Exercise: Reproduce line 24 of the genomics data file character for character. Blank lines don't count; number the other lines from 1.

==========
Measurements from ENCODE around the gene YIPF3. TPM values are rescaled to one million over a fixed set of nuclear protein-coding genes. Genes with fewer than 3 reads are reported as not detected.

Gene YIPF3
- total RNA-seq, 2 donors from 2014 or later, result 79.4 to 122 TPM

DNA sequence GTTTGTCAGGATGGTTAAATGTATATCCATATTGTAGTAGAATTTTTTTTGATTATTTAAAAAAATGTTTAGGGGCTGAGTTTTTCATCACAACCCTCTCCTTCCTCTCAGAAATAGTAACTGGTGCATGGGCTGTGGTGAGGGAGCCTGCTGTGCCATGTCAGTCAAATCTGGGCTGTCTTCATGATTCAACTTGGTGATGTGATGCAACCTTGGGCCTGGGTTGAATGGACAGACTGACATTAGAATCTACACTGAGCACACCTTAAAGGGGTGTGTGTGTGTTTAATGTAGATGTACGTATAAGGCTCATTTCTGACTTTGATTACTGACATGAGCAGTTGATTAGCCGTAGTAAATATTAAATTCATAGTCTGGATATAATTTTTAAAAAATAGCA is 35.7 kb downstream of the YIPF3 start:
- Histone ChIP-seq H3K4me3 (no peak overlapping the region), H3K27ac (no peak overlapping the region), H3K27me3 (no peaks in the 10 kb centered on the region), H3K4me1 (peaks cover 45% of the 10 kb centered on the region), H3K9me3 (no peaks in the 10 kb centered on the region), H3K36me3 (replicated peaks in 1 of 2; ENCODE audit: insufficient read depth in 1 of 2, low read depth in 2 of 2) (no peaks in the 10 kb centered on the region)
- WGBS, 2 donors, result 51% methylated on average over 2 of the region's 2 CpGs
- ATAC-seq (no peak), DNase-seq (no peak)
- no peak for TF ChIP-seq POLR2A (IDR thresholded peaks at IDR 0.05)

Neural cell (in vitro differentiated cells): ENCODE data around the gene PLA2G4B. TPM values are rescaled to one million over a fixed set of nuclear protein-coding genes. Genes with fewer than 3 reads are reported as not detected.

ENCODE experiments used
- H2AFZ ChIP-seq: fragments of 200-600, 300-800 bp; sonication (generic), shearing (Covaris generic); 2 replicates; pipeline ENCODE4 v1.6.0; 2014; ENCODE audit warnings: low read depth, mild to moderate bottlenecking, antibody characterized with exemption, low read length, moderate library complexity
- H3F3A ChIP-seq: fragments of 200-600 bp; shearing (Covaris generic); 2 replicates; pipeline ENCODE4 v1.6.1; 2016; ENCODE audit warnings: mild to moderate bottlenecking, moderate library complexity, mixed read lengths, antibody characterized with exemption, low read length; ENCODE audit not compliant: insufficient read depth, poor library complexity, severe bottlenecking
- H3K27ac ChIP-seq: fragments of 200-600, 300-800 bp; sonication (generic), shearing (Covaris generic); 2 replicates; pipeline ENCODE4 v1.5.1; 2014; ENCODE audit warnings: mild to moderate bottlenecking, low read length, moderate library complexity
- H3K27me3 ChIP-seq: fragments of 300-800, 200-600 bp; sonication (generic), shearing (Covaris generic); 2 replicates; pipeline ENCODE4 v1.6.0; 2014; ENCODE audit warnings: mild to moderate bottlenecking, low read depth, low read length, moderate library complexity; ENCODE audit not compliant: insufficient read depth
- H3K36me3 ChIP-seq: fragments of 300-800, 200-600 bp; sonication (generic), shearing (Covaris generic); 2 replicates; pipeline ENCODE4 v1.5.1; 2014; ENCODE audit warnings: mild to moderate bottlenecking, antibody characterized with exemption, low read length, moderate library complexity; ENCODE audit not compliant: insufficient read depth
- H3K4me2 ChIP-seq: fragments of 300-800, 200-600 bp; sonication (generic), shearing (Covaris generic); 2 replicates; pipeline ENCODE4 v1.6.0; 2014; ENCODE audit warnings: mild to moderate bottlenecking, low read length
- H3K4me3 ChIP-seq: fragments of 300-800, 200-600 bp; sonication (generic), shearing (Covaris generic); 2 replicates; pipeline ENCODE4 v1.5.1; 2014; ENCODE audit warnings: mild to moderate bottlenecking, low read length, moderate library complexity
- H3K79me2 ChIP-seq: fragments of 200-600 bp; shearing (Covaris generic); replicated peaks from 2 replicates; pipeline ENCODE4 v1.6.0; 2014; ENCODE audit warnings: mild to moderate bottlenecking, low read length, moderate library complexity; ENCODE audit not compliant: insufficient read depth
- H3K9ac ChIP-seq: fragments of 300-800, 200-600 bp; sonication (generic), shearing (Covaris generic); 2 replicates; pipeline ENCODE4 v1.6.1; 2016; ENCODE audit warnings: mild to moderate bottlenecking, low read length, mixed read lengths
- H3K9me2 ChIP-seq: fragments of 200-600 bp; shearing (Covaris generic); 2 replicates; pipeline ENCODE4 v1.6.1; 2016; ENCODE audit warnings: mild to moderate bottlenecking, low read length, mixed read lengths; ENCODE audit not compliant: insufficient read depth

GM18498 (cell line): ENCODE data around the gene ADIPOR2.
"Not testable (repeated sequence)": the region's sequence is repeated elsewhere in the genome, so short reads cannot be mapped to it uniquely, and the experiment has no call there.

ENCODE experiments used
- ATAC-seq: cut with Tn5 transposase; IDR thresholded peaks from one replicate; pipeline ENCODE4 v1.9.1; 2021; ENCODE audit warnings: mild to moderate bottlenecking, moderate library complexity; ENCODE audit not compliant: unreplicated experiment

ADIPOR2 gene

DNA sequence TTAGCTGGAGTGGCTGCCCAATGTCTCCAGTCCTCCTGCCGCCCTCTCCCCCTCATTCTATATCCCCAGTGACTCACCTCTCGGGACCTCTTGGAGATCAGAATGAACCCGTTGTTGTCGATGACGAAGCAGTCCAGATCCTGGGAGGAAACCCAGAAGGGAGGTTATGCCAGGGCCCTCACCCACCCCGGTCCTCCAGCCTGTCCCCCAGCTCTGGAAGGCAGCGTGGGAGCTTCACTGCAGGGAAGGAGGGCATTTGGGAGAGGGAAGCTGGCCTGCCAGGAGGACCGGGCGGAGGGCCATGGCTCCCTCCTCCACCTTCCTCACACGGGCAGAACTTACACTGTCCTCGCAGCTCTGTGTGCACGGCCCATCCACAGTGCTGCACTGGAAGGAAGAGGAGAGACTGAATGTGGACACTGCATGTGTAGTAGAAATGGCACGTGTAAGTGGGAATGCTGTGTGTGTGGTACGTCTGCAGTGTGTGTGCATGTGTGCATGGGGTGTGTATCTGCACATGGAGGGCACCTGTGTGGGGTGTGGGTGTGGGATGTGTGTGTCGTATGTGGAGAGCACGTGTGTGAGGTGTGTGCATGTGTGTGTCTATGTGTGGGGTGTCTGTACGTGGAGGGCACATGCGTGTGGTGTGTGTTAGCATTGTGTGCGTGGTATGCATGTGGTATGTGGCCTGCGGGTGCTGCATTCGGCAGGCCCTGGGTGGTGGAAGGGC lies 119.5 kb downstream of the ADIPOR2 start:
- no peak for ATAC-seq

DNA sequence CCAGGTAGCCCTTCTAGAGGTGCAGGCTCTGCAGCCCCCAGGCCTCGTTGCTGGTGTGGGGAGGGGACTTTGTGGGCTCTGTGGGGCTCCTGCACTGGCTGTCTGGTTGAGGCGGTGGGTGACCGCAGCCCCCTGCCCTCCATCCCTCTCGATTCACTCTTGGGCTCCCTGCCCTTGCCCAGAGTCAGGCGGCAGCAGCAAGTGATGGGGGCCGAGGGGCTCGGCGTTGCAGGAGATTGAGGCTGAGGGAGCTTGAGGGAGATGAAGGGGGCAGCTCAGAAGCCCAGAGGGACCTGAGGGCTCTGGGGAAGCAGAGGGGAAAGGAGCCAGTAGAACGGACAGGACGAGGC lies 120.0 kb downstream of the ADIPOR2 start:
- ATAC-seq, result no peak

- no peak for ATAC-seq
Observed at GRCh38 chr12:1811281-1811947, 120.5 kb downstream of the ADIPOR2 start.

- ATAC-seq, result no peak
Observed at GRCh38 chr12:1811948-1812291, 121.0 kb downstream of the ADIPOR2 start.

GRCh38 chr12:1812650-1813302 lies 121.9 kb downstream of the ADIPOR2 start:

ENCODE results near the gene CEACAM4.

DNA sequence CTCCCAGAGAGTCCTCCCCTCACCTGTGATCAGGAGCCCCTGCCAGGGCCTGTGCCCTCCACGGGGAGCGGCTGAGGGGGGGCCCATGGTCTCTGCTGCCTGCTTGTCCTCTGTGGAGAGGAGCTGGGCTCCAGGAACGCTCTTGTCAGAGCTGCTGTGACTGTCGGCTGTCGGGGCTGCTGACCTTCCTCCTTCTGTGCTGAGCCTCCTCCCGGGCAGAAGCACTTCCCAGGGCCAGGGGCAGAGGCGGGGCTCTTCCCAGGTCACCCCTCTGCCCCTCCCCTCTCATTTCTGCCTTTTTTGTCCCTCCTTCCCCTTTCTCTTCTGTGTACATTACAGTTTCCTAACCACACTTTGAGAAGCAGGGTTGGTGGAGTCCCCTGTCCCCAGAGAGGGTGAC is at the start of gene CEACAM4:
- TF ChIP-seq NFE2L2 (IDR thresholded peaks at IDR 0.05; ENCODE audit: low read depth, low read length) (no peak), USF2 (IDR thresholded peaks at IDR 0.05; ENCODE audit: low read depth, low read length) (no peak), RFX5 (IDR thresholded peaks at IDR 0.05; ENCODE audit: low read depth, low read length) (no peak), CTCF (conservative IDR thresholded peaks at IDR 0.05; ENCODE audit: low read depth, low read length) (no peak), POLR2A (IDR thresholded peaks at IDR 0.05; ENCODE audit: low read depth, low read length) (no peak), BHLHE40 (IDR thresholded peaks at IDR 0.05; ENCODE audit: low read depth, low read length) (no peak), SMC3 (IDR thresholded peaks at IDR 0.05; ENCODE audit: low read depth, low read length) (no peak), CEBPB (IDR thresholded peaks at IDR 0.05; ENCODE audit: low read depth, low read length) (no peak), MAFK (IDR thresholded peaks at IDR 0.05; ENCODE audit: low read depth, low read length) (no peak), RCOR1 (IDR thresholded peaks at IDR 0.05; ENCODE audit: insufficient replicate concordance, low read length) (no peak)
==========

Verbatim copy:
- ATAC-seq: cut with Tn5 transposase; IDR thresholded peaks from one replicate; pipeline ENCODE4 v1.9.1; 2021; ENCODE audit warnings: mild to moderate bottlenecking, moderate library complexity; ENCODE audit not compliant: unreplicated experiment